EFL Chairman has firm message for clubs on fixtures and finances as contingency planning continues

The Chairman of the EFL has warned clubs that the outbreak of COVID-19 could affect the leagues for at least 18 months.

Monday, 23rd March 2020, 3:02 pm

Rick Parry told BBC Five Live that there is a unanimous will throughout the divisions to finish the current season on the pitch, but says there is a need to be ‘flexible’.

The EFL is continuing its contingency planning after extending its initial postponement of fixtures late last week.

“We are committed to finish the season on the pitch,” he said.

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The EFL chair has a warning

“We want promotion and relegation.

“We don't want an artificial end to the season.

“When that will be, how that will be, no one knows at the moment.

“There are greater priorities in looking after the nation's health which we must never, ever forget.”

Parry confirmed that the possibility of playing behind closed doors remained, but admits there is no clear solution at the moment as the health crisis in the UK continues to escalate at pace.

“People realise there is no rulebook for this, no manual,” he said.

“We're going to have to be incredibly flexible in terms of how the season pans out.

“We don't know whether it's going to be behind closed doors, we don't know when it's going to be recommence.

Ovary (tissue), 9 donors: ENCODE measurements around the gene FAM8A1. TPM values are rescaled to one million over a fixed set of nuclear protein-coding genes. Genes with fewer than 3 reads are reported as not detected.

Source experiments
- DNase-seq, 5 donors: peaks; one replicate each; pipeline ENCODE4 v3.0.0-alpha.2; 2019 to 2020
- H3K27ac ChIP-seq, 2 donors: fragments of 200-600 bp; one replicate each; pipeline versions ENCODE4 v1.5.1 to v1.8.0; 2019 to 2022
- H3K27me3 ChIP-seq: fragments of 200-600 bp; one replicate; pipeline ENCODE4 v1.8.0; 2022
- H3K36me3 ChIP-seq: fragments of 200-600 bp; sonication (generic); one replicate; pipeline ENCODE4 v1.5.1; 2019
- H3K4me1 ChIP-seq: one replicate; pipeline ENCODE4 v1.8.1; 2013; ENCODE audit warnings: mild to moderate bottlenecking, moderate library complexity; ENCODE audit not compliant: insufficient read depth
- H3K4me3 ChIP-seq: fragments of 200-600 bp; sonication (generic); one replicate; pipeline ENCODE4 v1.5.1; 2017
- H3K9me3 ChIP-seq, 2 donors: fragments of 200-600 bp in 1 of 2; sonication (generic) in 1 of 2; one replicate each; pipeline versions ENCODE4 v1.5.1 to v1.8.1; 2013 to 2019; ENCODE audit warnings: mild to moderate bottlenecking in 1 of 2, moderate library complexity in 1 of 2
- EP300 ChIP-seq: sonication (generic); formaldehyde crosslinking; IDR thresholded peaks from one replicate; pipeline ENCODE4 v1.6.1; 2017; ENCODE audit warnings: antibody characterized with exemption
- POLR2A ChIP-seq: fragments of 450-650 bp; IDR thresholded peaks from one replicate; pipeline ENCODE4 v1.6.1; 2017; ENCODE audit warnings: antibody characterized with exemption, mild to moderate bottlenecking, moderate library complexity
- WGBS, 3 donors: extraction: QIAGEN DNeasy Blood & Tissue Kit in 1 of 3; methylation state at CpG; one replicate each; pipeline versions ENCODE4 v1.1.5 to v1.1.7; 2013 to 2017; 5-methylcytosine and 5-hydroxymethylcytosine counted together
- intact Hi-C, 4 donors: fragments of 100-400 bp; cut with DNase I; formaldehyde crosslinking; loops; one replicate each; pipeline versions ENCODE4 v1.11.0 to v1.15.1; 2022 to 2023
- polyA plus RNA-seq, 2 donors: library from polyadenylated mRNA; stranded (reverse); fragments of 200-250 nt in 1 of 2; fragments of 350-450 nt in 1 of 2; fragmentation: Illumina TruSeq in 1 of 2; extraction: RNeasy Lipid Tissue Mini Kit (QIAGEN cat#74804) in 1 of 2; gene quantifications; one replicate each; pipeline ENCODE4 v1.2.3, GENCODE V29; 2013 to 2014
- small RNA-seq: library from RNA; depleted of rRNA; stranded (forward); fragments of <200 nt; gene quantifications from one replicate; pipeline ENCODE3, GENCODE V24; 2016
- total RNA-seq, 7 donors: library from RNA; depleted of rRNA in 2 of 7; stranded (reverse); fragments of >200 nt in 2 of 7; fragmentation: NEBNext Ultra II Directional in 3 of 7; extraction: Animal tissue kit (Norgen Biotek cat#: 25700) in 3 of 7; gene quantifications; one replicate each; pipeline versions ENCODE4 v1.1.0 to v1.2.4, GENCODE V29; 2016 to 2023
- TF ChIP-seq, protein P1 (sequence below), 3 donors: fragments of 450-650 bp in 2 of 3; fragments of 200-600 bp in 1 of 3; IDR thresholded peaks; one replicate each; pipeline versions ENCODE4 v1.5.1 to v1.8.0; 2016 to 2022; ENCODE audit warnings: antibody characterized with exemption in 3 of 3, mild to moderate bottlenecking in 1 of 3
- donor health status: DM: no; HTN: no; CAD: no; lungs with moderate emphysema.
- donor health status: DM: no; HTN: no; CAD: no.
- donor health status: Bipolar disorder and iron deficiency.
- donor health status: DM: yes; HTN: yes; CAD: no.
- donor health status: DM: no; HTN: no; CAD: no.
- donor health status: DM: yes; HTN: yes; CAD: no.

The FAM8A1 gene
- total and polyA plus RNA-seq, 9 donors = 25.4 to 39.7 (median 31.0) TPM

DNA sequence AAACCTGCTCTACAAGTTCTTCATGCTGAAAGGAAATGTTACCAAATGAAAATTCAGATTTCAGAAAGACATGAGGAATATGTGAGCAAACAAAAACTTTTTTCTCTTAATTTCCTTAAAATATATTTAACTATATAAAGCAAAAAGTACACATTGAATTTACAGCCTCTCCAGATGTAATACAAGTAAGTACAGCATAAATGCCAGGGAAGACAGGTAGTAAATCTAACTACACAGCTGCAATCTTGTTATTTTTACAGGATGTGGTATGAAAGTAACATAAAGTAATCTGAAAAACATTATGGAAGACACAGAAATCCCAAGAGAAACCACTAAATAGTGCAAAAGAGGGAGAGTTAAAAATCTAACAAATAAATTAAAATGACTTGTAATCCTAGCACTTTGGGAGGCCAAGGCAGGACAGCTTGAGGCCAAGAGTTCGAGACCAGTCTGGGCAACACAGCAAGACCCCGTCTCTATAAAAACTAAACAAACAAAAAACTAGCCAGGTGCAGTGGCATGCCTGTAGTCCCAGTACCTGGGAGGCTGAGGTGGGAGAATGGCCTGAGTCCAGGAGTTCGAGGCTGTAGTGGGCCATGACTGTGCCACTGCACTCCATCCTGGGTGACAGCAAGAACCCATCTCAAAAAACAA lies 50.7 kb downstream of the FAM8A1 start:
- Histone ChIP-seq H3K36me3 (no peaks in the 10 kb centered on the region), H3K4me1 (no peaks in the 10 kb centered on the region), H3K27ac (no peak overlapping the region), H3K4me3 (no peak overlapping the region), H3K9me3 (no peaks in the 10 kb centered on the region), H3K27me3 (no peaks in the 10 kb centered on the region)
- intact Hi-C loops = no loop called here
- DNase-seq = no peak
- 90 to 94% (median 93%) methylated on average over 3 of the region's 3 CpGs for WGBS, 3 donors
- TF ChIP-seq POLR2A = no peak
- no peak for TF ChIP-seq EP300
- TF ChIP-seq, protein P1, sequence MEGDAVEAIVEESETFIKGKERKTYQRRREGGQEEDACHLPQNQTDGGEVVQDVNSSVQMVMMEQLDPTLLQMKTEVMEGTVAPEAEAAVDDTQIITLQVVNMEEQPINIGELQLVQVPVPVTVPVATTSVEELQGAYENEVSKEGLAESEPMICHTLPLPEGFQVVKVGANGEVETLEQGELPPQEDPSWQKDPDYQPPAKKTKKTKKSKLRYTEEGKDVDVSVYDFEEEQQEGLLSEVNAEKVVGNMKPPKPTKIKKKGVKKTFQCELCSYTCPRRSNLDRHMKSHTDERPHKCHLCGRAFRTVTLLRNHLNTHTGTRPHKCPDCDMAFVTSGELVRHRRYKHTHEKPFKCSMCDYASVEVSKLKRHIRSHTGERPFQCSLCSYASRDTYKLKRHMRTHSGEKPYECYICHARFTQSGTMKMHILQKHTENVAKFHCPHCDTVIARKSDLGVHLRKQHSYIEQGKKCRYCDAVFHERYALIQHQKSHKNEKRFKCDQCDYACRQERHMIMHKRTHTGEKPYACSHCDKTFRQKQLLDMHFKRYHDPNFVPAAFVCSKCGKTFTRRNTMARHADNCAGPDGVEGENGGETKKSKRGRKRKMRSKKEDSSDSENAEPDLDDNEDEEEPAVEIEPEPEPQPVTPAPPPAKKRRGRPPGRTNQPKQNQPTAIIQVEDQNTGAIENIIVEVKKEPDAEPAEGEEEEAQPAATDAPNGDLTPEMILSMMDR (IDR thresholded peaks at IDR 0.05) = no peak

“We also don't know when next season is going to start.

“The idea that this is going to be neatly over in June and next season starts in August, is wishful thinking.

“I think there's going to be a knock-on effect for 18 months.

“So we'll need a lot of flexibility, outside-the-box thinking, and more than ever, cool heads.”

As well as resolving to finish the campaign, last week’s crucial board meeting saw the EFL agree to immediately advance basic award payments due to clybs for the rest of this season.

Clubs will also be able to loan a limited amount interest free from the EFL, and Parry said government measures to potentially defer key tax payments were ‘very welcome’.

However, he warned that the EFL will not be able to offer much assistance beyond that and said ‘long-term solutions’ are a must.

“That'd be a stretch [loaning further],” he said.

“The money we advanced was on the basis that it ought to be enough to get through the next three wages of matchday revenue, which is the first loss.

“What it doesn't do is come anywhere remotely close to covering the wage bill for the period, but we don't have a money tree and nor does anybody else.

“There's no simple answer, but what we've got to be very careful of is kicking the can down the road.

“The more we defer, the more we lend, the more we're going to have a problem in three or four months.

“We need to find long-term solutions as far as we can.”

Parry also played down the likelihood of asking Premier League clubs for financial assistance.

“I'm not a fan of the begging-bowl culture,” he said.

“I think it's much better to be in dialogue with the Premier League about sustainable futures and how we might have a reset going forward.”